Wildlife: living with the outside, inside

Having previously been someone who was quite nervous about critters and bugs, I’m getting pretty used to sharing my living quarters with other creatures. Here in Bali, its common to find much of the living space within a home is actually outside. Our open-plan lounge, kitchen and dining area doesn’t have walls – so we are kind of living in the garden. This is wonderful when the weather is extreme- we get to witness the monsoon rains from just a few steps away. So far, apart from a few drips from the kitchen roof, we haven’t had any floods indoors, which seems like a bit of a miracle.

The other thing about this though, is that we live amongst the local wildlife. I’d say that the wildlife lives amongst us, but actually its more of a shared environment. I thought I’d find this difficult. But actually, the reason why spiders, bugs and small mammals (mice etc) are freaky in your house back home, is because you immediately think, “Where did you come from and where are you going to hide?”, and “How am I going to get you out of my house without making contact?”. Whereas here, the creatures are merely passing through. They’re not interested in coming to sit on your lap, they don’t want to hide under your duvet and nothing hangs around in the bath. They are merely passing through the kitchen on their way to the big wall on the other side of the house, which of course, leads to bins outside; or perhaps via bathroom shortcut, which is the fast-track route to the ledge, onto which you get onto the roof. Because of this mutual lack of threat, we are happily co-existing.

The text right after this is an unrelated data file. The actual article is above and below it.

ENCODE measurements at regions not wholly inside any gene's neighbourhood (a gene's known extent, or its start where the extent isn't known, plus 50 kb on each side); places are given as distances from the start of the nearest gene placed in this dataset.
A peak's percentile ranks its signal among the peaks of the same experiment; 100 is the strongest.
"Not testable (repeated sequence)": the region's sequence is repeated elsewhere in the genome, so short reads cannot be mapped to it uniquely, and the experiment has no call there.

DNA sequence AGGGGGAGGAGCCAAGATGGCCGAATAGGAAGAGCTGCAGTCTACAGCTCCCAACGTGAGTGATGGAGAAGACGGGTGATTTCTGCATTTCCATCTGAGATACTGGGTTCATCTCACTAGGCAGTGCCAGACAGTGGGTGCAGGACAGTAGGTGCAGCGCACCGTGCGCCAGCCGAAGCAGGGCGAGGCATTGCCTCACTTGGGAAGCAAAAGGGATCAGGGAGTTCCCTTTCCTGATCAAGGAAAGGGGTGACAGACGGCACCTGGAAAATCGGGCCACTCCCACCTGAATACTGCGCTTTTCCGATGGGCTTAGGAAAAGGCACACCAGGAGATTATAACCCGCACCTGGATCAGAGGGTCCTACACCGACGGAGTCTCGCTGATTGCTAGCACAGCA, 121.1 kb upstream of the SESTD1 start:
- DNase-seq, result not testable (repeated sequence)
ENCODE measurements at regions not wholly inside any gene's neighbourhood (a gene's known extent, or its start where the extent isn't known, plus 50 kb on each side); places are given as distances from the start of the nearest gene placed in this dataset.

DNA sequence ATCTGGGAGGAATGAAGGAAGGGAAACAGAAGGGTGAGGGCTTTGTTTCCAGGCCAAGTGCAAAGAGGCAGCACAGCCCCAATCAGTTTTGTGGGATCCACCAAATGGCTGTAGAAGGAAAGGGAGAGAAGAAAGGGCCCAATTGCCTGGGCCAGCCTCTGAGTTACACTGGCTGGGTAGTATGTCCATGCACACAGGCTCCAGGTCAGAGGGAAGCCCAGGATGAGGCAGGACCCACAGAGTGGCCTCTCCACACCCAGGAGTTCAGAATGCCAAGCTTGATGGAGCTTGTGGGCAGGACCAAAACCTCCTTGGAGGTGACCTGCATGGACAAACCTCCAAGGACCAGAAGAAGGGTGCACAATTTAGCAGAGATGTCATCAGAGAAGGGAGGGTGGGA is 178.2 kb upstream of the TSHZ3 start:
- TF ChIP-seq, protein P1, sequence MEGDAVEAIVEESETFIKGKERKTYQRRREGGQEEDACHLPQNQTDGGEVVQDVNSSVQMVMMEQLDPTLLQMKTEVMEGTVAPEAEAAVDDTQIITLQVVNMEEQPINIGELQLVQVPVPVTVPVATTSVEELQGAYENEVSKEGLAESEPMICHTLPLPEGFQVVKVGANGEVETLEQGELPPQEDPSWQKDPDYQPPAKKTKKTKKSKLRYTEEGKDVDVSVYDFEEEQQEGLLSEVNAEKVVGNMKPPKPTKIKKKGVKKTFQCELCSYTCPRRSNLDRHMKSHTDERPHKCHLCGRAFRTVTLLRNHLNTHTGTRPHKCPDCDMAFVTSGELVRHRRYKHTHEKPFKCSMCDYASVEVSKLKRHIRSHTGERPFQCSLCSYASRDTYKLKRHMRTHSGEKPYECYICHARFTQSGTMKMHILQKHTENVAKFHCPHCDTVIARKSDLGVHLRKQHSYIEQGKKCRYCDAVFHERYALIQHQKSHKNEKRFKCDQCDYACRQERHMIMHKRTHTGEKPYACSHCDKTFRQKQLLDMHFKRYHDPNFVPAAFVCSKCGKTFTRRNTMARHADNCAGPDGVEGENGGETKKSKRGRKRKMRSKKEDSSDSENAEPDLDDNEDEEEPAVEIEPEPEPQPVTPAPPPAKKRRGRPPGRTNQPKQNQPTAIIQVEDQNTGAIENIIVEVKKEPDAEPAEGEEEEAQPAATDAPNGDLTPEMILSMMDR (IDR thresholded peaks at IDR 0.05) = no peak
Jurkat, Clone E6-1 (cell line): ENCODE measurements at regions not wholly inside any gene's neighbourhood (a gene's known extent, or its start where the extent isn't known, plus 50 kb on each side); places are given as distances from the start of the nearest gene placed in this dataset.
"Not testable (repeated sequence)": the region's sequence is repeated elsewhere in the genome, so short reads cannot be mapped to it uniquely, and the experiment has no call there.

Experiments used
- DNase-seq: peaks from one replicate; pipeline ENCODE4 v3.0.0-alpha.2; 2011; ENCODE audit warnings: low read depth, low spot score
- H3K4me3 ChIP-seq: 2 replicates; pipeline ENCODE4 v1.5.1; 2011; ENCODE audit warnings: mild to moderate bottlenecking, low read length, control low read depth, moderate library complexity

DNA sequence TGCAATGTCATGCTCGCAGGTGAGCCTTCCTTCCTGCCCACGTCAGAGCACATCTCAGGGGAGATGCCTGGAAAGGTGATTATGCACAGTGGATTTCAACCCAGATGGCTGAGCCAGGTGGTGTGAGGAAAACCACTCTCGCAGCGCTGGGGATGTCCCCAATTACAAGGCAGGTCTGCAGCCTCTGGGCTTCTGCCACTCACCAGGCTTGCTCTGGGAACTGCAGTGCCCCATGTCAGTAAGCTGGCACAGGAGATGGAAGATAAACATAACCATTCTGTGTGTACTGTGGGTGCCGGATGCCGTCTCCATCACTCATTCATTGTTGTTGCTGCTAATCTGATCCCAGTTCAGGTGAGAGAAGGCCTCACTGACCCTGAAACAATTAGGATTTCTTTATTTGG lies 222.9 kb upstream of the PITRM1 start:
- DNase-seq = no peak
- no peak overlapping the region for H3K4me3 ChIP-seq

So who are our neighbours?

Lionel the Gecko

Lionel #1 lives in the eaves of the lounge. I think there is also Lionel #2 also on the roof above our bedroom. There are definitely a few other ‘Lionels’ in the neighbourhood. How do we know they are there? Well, about 9.30pm, once the kids are in bed, Aaron and I like to enjoy one of the pirate DVDs we have bought for 50p from the local movie shop. We settle down, enjoying the peace and quiet of an evening. You know the bit in a film, just when the loud, opening movie music has stopped playing and there is some vital-to-the-plot dialogue being spoken, usually in hushed tones? That’s the bit when Lionel #1 likes to announce he’s awake for the night, and that he’s helpfully positioned himself in his usual spot, just above the TV. Cue the his evening call, probably louder than a cockerell: It sounds a bit like, ‘Fok yoooou, fok yoooou, fok yooou’; and this continues, until he runs out of breath and just a final ‘yooous’ remain. He then goes quiet, waiting for the next tense, quiet bit in the movie, when he will do it all over again. We never see Lionel fully, but we know he’s pretty big, Sometimes he dangles his tail down from behind the wooden ceiling beam where he hides, just to show off his magnificence. Sometimes he scampers over the roof of the lounge and it literally sounds like a heard of elephants travelling overhead. We sit there, nervously, wondering at what point he might crash through the woven roof, onto our laps…. It hasn’t happened yet.